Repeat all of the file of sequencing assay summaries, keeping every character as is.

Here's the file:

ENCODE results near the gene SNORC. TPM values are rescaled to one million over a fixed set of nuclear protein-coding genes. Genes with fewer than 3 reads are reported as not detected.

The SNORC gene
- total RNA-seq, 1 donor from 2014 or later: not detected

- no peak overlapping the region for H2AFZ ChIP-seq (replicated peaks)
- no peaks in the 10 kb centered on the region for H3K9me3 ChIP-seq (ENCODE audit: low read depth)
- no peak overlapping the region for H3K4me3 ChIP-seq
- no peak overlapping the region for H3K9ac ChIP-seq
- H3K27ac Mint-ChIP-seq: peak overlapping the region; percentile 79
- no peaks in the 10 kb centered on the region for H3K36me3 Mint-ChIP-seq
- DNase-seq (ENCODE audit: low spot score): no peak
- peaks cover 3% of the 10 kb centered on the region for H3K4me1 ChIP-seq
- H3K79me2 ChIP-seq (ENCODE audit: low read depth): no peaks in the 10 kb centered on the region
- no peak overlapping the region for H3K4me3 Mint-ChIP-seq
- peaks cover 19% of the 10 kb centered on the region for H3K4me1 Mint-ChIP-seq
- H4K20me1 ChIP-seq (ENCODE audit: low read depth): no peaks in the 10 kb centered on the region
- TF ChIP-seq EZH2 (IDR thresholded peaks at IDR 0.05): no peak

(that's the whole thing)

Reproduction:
ENCODE results near the gene SNORC. TPM values are rescaled to one million over a fixed set of nuclear protein-coding genes. Genes with fewer than 3 reads are reported as not detected.

The SNORC gene
- total RNA-seq, 1 donor from 2014 or later: not detected

- no peak overlapping the region for H2AFZ ChIP-seq (replicated peaks)
- no peaks in the 10 kb centered on the region for H3K9me3 ChIP-seq (ENCODE audit: low read depth)
- no peak overlapping the region for H3K4me3 ChIP-seq
- no peak overlapping the region for H3K9ac ChIP-seq
- H3K27ac Mint-ChIP-seq: peak overlapping the region; percentile 79
- no peaks in the 10 kb centered on the region for H3K36me3 Mint-ChIP-seq
- DNase-seq (ENCODE audit: low spot score): no peak
- peaks cover 3% of the 10 kb centered on the region for H3K4me1 ChIP-seq
- H3K79me2 ChIP-seq (ENCODE audit: low read depth): no peaks in the 10 kb centered on the region
- no peak overlapping the region for H3K4me3 Mint-ChIP-seq
- peaks cover 19% of the 10 kb centered on the region for H3K4me1 Mint-ChIP-seq
- H4K20me1 ChIP-seq (ENCODE audit: low read depth): no peaks in the 10 kb centered on the region
- TF ChIP-seq EZH2 (IDR thresholded peaks at IDR 0.05): no peak